A tip of the Frank turban to Peter Mansbridge, the CBC’s new million-dollar man.
How the glabrous bingo caller became the highest-paid TV star in the land is a convoluted tale that goes back a couple of years, when CBC was embroiled in the paid speaking gig fiasco.
Readers will recall that shit storm, as it was revealed how prominent CBC meat puppets, among them Mansbridge, Amanda Lang and Rex Murphy, had been showered with dosh by Canadian Association of Petroleum Producers and Manulife.
Indeed, it turned out that Lang, then-CBC’s chief business corro, made more money talking about her job than actually doing it. Lang raked in an estimated $300K a year for speaking to her Bay Street buddies.
Mansbridge hisself pocketed nearly $200,000 in 2014, on 13 gigs worth $15,000-$20,000 a pop. (Peterkins has always maintained that he gave a portion of his speaking proceeds to charity–just how much we don’t know. But we take Canada’s second-most trusted news anchor at his word.)
Enter Jesse Brown and various Guardians of Journalistic Integrity™ to mount a Twitter campaign demanding that all CBC employees must henceforth eschew (bless you!!—ed.) paid appearances, lest they give rise to the perception of conflict of interest (wat dat!?—ed.)
Eventually, Corpse management capitulated and banned their televisual toastmasters from accepting pay for prattle.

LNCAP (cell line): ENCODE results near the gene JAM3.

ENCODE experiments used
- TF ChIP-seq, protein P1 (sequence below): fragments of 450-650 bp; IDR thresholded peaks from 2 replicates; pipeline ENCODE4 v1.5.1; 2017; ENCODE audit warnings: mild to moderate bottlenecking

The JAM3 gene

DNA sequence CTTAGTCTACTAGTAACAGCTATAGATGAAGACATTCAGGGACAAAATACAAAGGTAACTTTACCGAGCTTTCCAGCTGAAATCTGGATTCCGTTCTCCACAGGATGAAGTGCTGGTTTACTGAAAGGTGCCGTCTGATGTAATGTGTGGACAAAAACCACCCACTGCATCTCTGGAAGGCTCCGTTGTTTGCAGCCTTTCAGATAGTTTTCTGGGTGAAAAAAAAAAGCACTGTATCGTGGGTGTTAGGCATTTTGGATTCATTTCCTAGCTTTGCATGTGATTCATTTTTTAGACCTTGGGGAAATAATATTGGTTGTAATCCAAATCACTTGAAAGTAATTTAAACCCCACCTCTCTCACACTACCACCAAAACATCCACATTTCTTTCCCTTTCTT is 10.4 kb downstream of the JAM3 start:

Mansbridge reacted poorly; “incandescent with rage,” was how one CBC colleague described it.
And who can blame him? After all those years of raking in thousands of dollars for sharing his deep thoughts at the Muskoka Moose Lodge, Mansbridge had been kicked where it hurt most, below the money belt.
Mansbridge protested that he was being unfairly deprived of his rightful emoluments. He’d been making outside appearances for years and he had a reasonable expectation they’d continue. Further, CBC management was not only fully aware of his moonlighting, they approved it!
So Mansbridge demanded the Corpse make up the shortfall, or else he’d unleash his legal weasels.
Given the Ghomeshi/Lang PR disasters, Corpse brass wanted desperately to make it all go away, so they capitulated, awarding Mansbridge an extra $100K to alleviate his hardship.
How much of that extra $100K goes to charities is the million-dollar question.
As for the rest of the Corpse news stiffs, here’s a list of top earners. Our impeccable CBC sources swear that, give or take a zero, our numbers are accurate within $50,000, nine times out of eight.
Mansbridge: $1.05-Million Another two years service and Petey will be eligible for a gold watch for half a century of punching the Corpse clock. Fifty years a baggage handler!
Wendy Mesley: $335,000 At the CBC, seniority counts (these are government jobs, after all). No matter that you’re hosting a show buried in a lineup that nobody watches, it’s all about pensionable time. With 35 years on the job, la Mez qualifies for Corpse senior citizenry.
Terry Milewski: $305,000 Second only to Mansbridge in years of service with 38. Still breaks stories. That works out to about $100K per scoop over the course of a year.
Ian Hanomansing: $290,000 Proven lawyer. CBC lifer since 1986.
Carole MacNeil: $260,000 Buried in the NewsNet afternoon sked. Much respected because she dumped dreaded former Corpse boss Richard Stursberg. Has clocked 29 years with the Corpse.
Neil Macdonald: $245,000 CBC Westboro correspondent. Years of service: 25.
Diana Swain: $250,000 CBC Toronto lip-mover is only 51, but has logged 26 years at the Corpse.